Originally, as soon as the cars left the assembly lines they could flow directly upward to the test track through the snail-shaped ramps completing the whole processing cycle inside the factory. Moreover, these spiraling ramps inside the building allowed the cars to be driven back down and into showrooms.

The track was a little over 1/2 mile long. Many more views at Rare Historical Photos. (via @laxgani)

Surrealist Architecture

posted by Jason Kottke   Sep 15, 2021

a tall building with surreal addiitons coming out the top

a tall building with surreal shapes

an apartment building that's bent at a 90 degree angle

For his City Portraits series, Victor Enrich digitally modified photos to create absurdist and surrealist buildings that look like a lot of fun to live in.

See also 13 Jaw-Dropping Examples of Photoshopped Architecture.

Evergreen Architecture

posted by Jason Kottke   Aug 19, 2021

large building atrium with a bunch of trees and plants

a building with plants and trees all over it

a building with a green roof

a residential building with plants and trees on every balcony

I’ve been a bit obsessed recently with urban architecture that incorporates nature & greenery into the mix, especially since seeing the technique employed so creatively in Singapore last year, so this new book called Evergreen Architecture is tickling that fancy right now.

As more of the earth’s surface is swallowed up by the built environment, architects are increasingly advised to integrate urban flora and fauna into their designs. Whether developing green roofs, living walls, abundant indoor courtyards, or balconies that connect interior and exterior spaces, the urge to intertwine nature and architecture has never been more apparent.

Embracing this ubiquitous trend, Evergreen Architecture surveys a broad spectrum of residential, institutional, urban, and rural spaces. But as change occurs and solutions to the climate crisis are being integrated on the ground, many new questions are posed. How do residents keep moss-covered walls alive? How can a skyscraper uphold the weight of hundreds of trees?

You can order the book from Bookshop. (via colossal)

A Drone’s View of the Great Pyramid of Giza

posted by Jason Kottke   Jul 14, 2021

overhead view of the pyramid at Giza

closer overhead view of the pyramid at Giza

Alexander Ladanivskyy recently photographed the Great Pyramid at Giza from an unusual vantage point: straight overhead with a drone. The final photo in the series is so close-up that you can see the graffiti on the stones at the tip of the pyramid. (via colossal)

See also How the Great Pyramid at Giza Looked in 2560 BCE.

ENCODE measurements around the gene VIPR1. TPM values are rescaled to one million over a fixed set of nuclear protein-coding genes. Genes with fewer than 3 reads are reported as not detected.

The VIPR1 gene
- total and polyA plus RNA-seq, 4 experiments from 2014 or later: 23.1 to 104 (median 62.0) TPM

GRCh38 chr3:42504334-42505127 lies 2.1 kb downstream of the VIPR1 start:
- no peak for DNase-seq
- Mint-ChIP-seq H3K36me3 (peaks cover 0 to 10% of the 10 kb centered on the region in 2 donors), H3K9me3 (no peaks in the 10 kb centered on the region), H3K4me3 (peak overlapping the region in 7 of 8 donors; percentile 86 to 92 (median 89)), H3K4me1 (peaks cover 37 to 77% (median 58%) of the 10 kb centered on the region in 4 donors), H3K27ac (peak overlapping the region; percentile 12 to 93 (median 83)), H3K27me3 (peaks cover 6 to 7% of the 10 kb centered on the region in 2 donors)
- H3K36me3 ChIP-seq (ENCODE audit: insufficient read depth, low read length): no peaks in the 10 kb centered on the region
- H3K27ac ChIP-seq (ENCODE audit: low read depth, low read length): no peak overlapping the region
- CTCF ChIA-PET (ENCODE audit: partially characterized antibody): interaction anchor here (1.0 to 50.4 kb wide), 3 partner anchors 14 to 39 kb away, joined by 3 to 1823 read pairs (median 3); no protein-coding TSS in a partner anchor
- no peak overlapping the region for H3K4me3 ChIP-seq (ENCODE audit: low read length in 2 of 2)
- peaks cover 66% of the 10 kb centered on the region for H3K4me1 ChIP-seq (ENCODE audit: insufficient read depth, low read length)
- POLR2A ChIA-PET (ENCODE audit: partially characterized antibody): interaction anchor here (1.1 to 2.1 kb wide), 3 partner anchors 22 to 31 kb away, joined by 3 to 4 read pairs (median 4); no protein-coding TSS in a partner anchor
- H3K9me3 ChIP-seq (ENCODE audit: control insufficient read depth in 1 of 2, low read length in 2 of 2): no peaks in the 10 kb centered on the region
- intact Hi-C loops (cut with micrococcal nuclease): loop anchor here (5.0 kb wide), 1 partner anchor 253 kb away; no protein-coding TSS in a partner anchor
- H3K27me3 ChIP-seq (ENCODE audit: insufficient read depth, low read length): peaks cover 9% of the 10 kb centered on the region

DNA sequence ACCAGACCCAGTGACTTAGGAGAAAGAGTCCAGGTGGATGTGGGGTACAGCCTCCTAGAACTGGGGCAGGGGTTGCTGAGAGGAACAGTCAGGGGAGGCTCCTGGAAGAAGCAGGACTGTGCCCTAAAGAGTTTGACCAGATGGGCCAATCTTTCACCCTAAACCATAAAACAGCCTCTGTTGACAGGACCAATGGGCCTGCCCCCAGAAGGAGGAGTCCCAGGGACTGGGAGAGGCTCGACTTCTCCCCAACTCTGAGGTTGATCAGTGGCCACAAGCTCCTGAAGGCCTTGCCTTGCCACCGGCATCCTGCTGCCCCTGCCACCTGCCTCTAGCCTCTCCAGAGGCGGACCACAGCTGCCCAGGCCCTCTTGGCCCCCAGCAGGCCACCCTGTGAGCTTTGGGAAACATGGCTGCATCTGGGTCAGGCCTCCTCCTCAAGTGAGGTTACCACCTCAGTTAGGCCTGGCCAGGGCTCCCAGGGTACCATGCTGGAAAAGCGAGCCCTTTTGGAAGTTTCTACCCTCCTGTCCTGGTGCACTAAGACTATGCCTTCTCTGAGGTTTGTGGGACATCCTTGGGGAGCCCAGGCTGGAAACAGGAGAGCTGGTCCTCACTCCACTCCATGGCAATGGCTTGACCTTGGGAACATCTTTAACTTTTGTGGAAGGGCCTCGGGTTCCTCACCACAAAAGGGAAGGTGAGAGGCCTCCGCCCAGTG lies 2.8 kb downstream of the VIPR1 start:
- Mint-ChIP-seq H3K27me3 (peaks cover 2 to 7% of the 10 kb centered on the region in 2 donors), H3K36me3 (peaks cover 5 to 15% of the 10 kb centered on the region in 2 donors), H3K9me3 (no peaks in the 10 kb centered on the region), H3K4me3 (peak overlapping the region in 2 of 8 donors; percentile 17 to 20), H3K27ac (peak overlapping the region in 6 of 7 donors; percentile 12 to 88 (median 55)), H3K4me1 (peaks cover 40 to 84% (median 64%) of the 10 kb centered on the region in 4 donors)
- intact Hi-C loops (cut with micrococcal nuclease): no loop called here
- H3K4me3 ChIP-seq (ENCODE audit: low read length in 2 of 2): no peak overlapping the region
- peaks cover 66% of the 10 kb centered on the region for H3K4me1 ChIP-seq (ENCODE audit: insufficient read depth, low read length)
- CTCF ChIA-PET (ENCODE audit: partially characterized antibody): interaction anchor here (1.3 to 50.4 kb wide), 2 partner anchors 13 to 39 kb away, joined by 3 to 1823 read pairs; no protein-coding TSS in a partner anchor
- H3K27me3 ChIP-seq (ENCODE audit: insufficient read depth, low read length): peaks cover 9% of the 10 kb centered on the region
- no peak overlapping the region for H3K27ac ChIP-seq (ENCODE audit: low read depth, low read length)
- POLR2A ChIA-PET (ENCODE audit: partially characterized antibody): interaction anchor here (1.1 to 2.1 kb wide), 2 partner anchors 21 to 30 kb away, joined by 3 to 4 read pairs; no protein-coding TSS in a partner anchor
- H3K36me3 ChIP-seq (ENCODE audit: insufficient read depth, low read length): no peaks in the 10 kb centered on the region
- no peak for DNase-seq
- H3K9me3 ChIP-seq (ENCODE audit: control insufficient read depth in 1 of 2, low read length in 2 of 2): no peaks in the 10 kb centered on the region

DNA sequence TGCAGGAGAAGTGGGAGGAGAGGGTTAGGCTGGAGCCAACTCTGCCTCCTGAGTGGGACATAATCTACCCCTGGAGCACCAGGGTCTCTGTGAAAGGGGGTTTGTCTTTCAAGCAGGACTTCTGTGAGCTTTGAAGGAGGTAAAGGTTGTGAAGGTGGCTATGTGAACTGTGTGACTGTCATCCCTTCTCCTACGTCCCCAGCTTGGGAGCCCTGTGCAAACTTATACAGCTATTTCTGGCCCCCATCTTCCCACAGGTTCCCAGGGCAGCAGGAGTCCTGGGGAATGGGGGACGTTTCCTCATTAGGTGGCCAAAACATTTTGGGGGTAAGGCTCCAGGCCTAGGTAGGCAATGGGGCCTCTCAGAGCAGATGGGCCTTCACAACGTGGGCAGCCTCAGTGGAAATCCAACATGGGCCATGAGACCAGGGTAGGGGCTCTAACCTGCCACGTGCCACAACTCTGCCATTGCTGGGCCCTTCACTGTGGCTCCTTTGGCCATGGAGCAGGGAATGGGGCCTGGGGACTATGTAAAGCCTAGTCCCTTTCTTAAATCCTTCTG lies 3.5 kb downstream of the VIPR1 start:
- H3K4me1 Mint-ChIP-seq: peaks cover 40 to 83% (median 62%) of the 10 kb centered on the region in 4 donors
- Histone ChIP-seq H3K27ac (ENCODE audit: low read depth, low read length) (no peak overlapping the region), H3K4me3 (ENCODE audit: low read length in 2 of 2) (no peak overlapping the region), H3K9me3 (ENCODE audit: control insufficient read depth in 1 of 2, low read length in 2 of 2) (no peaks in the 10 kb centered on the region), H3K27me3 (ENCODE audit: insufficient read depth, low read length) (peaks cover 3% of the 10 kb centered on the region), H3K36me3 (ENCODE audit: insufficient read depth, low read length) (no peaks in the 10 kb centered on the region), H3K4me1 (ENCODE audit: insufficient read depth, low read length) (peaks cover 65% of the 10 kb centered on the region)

Half-Renovated Houses

posted by Jason Kottke   May 10, 2021

half-renovated houses

half-renovated houses

half-renovated houses

When the mining industry declined in the Ruhr region of Germany, workers began selling their houses…but only half of them. Colossal explains:

When the once burgeoning coal industry in Ruhrgebiet, Germany, began to decline, many of the workers’ apartments were sold off. Oftentimes, new owners only purchased half of the building — miners maintained a lifelong right of residence to their quarters — creating a stark split between the left and right sides of the structure.

Photographer Wolfgang Fröhling documented a number of these split-personality houses where the two sides of the buildings have diverged post-sale, a particularly stark representation of gentrification.

The World’s Most Beautiful Gas Stations

posted by Jason Kottke   May 06, 2021

one of the world's most beautiful gas stations

one of the world's most beautiful gas stations

one of the world's most beautiful gas stations

one of the world's most beautiful gas stations

one of the world's most beautiful gas stations

I pulled some of my favorite images of gas stations from the following sources: Get Pumped: 8 Filling Stations Fueled By Great Design, It’s a Gas!: The Allure of the Gas Station, Gas Station Design — The World’s 10 Best Filling Stations for 2017, It’s Weird, But We’re Super Inspired by Gas Station Design, and Sometimes, Gas Stations Are Beautiful. May these buildings and their less attractive brethren soon fade into obsolescence, be converted to electric car/bike charging stations, or be repurposed for other things.

Aerial Footage of Chicago from a Dirigible (1914)

posted by Jason Kottke   May 03, 2021

From the US National Archives, an 8-minute film of aerial footage filmed from a dirigible piloted by Roy Knabenshue in 1914. I am not super familiar with Chicago and the architecture of the time, but given the city’s role in the development & popularization of the skyscraper, I bet there are some amazing views in here of iconic buildings not so long after they were constructed as well as some buildings and spaces that no longer exist.

If you wish, you can also watch the upsampled, colorized, and “AI enhanced” version of this video. As I’ve said before, I’m not a huge fan of these, uh, restorations. We shouldn’t accept crappy colorization of historic B&W films just because an AI did it. (via @davidplotz)

Every Bridge For Every Situation, Explained by an Engineer

posted by Jason Kottke   Apr 12, 2021